However, there was an altogether other, unique, and real sense in which God truly drew nigh to David in David’s experience after God worked David’s repentance. David himself says so, “I acknowledged my sin unto thee, and mine iniquity have I not hid. I said, I will confess my transgressions unto the Lord; and thou forgavest the iniquity of my sin” (Ps. 32:5 emphasis added). David says this not as a misguided fanatic who is incapable of reading his own experience properly. He writes as one inspired by the Holy Spirit to describe His God-given experience with flawless accuracy. With reference to David’s experience of sin and repentance in Psalms 32 and 51, and to the experience of Peter, the Canons of Dordt interpret David’s words forthrightly, “By such enormous sins, however, they very highly offend God, incur a deadly guilt, grieve the Holy Spirit, interrupt the exercise of faith, very grievously wound their consciences, and sometimes lose the sense of God’s favor for a time, until, on their returning into the right way of serious repentance, the light of God’s fatherly countenance again shines upon them.”6 Though David was in a legal state of justification throughout the whole process, there was a real and fresh application of that justification by faith7 to David’s conscience in regard to this particular sin after he repented.8 This was a distinct act of God to declare David forgiven upon his confession. This forgiveness was accompanied with the light of God’s countenance upon David. Before this, David experienced terrible guilt for his sin even though in the coming Messiah that sin was legally gone. After David’s confession and embracing of Christ, he no longer felt the heavy hand of God upon him.
Lanning’s teaching is that upon confession David experienced no salvation of God actually drawing near to Him. If there was, this would mean that David’s experience was conditioned upon his drawing nigh to God. It would mean man is first in salvation. Instead, after returning to God in faith, David only experienced the realization that God had already forgiven him in the past.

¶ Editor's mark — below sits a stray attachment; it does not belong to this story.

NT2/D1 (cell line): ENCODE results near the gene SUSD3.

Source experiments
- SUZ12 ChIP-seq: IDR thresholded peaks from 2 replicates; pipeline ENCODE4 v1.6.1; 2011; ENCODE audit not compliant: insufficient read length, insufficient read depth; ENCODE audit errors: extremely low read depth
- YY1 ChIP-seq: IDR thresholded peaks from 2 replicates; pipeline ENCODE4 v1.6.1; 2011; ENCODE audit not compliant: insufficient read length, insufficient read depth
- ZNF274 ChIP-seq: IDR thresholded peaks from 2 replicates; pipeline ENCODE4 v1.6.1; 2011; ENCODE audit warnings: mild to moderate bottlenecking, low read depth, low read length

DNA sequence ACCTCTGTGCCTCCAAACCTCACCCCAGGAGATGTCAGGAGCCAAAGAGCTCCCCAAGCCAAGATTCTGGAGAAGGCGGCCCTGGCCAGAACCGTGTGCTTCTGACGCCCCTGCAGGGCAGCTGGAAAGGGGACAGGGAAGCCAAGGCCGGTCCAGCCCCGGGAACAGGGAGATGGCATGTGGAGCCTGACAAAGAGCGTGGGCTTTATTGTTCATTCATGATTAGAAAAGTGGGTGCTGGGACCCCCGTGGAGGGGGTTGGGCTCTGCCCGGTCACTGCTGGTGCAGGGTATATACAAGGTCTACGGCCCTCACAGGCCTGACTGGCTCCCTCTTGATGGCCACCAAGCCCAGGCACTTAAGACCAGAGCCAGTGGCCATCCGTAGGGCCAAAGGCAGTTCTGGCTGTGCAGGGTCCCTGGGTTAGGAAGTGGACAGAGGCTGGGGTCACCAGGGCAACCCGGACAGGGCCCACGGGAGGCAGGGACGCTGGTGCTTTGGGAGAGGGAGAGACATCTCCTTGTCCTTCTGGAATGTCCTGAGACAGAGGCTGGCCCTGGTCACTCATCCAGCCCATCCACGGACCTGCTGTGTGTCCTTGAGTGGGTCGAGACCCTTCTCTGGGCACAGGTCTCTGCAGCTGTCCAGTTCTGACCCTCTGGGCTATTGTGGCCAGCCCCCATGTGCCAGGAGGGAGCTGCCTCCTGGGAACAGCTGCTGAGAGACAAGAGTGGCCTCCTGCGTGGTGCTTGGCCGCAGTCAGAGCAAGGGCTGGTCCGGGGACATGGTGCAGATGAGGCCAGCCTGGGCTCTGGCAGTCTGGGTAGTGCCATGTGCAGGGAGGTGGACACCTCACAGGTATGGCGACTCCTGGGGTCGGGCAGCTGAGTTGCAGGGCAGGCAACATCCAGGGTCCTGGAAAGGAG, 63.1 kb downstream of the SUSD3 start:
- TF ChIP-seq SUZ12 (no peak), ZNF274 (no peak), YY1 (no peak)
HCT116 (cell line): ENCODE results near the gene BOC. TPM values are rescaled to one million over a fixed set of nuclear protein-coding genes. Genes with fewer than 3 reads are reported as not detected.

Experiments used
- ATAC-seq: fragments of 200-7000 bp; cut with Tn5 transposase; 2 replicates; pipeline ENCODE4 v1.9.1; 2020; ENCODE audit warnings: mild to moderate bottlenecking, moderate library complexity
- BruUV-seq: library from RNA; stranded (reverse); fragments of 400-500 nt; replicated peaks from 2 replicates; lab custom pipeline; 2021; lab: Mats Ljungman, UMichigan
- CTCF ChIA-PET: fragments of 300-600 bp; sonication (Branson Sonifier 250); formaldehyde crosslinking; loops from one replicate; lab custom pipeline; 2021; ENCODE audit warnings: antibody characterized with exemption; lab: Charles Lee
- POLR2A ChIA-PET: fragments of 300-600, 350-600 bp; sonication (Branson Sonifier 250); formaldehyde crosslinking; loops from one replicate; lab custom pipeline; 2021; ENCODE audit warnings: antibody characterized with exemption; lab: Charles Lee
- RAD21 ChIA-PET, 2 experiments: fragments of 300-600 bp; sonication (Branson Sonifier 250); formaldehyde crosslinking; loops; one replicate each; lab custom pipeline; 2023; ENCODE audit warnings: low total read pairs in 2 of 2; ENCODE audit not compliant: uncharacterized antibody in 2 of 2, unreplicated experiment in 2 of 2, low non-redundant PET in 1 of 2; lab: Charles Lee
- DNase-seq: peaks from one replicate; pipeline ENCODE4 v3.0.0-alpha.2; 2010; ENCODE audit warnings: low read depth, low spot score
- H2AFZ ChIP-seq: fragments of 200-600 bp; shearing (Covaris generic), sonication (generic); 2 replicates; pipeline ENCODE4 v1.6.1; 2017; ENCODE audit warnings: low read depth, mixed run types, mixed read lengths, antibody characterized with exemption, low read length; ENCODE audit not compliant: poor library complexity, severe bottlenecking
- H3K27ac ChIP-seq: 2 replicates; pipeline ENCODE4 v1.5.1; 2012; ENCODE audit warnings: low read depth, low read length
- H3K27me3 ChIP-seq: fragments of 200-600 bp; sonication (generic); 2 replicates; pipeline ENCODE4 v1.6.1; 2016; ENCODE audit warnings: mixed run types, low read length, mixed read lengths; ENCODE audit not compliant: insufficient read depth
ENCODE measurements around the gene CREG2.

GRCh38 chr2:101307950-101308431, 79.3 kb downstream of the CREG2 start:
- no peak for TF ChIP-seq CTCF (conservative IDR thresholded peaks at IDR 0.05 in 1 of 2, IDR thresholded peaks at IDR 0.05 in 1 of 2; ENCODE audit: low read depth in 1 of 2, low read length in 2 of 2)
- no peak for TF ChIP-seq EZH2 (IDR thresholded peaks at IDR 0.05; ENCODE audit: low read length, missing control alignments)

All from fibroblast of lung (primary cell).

Lanning will not allow David to have the experience David by inspiration tells us he had. And the sole reason Lanning will not allow David this experience as a real distinct act of God upon David’s life is that Lanning denies the order of the application of salvation. He believes that if this order is maintained, then automatically the activity of man is a prerequisite and condition that makes salvation dependent upon man. There can be no other reason. It is not because David explains his returning as the ground for his experience. It is not because David explains his returning as works of the law, which works function as the ground for or instrument through which God’s favor comes upon David. It is not because David makes his faith by which he laid hold of Christ in returning a work. It is solely because Lanning believes that “the believer’s drawing nigh to God in no way precedes God’s drawing nigh to him” (29). In no way precedes.
There are many implications of such a novel view.9 I am going to highlight only one. Imagine you tell your child to go clean up his room. The child does not do it, but instead goes outside to play with his friends. You confront your child, and he feels the weight of the guilt of his sin. He confesses that sin, repents of it under your direction, and asks you to forgive him. What do you tell this child? Apparently, you may only tell this child, “You were already forgiven. There is no sense in which you are forgiven after confessing your sin. And if I would tell you you are forgiven now, then it would make the forgiveness conditioned on your repentance because your repentance came first. Because my discipline of you is to be in line with God’s discipline of us (Deut 8:5; Heb 12:6, 7), I must teach you that, in our relationship to God, God’s activity never follows man’s activity; so I will not tell you that you are forgiven right now by me and by God, but only that you were forgiven in the past.”